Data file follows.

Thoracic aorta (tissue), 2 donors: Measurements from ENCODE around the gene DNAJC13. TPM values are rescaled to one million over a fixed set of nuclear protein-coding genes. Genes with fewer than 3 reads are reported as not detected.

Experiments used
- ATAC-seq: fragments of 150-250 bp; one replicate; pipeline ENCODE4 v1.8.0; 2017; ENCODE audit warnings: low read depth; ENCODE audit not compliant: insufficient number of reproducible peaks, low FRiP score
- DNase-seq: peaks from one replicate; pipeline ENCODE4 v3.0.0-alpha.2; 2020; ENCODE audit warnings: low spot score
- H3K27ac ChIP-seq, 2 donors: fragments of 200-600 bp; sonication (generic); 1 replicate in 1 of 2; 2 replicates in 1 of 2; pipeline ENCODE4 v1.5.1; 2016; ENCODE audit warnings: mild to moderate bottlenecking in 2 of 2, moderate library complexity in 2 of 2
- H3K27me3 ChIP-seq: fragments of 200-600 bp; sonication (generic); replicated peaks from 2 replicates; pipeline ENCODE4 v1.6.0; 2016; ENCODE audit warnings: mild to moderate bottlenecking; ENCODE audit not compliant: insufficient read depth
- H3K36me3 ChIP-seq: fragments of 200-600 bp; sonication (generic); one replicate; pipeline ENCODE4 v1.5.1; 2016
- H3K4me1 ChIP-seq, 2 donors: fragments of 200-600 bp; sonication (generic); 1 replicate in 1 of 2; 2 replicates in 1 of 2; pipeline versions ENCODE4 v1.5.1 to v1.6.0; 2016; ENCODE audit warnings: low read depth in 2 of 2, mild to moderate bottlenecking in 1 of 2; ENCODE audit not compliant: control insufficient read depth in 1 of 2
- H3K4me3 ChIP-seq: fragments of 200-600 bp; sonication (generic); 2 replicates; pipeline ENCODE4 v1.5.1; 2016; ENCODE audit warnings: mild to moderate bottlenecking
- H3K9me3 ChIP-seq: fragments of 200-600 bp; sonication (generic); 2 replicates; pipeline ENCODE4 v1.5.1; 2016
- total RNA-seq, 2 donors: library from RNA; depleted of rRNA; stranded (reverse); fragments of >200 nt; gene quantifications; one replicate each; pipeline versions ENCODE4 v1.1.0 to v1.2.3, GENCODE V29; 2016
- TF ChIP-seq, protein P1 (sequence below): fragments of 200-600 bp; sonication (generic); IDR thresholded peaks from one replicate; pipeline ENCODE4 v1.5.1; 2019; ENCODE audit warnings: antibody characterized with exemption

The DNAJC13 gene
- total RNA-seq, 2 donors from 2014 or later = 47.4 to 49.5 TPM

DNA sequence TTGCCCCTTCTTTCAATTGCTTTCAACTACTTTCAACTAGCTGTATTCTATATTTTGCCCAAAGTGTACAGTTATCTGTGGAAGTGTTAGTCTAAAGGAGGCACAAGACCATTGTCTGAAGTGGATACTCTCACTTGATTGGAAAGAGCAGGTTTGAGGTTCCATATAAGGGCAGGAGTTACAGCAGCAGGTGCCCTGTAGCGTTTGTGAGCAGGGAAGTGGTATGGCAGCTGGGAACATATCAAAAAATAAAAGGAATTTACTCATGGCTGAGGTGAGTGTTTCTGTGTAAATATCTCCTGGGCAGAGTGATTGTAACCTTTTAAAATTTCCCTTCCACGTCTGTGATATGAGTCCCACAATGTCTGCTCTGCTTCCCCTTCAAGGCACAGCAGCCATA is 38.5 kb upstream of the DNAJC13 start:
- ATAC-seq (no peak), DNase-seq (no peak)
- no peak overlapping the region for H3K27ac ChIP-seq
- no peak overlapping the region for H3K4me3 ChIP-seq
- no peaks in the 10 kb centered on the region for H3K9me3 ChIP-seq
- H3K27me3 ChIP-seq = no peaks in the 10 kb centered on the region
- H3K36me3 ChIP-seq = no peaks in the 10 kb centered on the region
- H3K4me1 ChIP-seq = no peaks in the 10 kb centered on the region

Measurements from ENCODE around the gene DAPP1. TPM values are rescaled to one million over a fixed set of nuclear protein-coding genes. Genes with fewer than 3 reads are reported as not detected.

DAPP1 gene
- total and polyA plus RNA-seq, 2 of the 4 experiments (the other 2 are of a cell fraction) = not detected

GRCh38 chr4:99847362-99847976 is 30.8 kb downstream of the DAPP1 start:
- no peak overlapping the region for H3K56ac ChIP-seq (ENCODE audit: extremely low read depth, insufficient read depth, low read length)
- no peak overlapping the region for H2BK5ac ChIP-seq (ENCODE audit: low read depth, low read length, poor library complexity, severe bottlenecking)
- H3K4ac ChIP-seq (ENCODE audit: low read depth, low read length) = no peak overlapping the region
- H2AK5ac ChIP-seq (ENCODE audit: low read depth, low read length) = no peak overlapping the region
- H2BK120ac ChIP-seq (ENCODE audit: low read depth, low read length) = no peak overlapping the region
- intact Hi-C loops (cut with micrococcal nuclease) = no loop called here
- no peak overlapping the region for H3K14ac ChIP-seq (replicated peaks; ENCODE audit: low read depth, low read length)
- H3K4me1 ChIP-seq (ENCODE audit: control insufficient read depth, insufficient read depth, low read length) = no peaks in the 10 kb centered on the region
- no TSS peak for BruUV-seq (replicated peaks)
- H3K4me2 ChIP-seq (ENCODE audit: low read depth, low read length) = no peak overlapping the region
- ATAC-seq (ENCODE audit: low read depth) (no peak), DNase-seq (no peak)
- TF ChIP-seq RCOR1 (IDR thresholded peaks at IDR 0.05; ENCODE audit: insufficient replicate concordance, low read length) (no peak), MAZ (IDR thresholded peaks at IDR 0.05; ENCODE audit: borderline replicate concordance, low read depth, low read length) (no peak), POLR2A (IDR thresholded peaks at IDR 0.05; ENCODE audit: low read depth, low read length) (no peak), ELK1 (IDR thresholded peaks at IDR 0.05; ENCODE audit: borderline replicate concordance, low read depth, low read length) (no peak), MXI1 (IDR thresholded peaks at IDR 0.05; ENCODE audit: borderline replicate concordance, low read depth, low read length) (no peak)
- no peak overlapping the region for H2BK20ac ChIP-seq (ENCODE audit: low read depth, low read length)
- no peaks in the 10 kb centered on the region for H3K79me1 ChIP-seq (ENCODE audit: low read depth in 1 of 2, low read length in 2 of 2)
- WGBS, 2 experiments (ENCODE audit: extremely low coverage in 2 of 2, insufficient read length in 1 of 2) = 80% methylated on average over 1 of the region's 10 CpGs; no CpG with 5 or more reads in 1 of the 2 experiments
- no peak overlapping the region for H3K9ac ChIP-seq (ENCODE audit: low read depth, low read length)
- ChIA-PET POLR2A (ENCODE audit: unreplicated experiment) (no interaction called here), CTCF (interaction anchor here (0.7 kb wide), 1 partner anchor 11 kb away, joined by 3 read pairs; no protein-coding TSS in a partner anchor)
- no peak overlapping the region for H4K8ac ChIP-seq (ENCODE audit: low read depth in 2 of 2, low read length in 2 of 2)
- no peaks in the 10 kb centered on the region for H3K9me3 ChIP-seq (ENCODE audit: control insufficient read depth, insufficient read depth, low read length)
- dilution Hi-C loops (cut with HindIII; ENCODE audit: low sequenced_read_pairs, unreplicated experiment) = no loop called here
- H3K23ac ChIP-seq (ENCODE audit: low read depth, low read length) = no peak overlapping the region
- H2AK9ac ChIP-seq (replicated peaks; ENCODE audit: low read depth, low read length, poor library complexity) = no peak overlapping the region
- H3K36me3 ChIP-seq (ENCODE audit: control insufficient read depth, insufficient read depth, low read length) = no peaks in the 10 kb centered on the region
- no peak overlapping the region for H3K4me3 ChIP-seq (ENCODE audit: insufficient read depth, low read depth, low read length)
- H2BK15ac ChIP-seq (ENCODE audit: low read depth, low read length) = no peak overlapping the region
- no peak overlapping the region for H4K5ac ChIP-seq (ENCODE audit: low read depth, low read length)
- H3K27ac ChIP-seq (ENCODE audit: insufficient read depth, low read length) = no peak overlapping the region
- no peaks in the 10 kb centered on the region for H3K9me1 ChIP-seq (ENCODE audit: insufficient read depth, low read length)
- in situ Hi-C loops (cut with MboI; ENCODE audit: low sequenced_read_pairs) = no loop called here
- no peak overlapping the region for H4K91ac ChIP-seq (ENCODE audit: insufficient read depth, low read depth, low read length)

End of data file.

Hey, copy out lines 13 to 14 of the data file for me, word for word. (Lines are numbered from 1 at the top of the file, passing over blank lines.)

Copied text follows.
The DNAJC13 gene
- total RNA-seq, 2 donors from 2014 or later = 47.4 to 49.5 TPM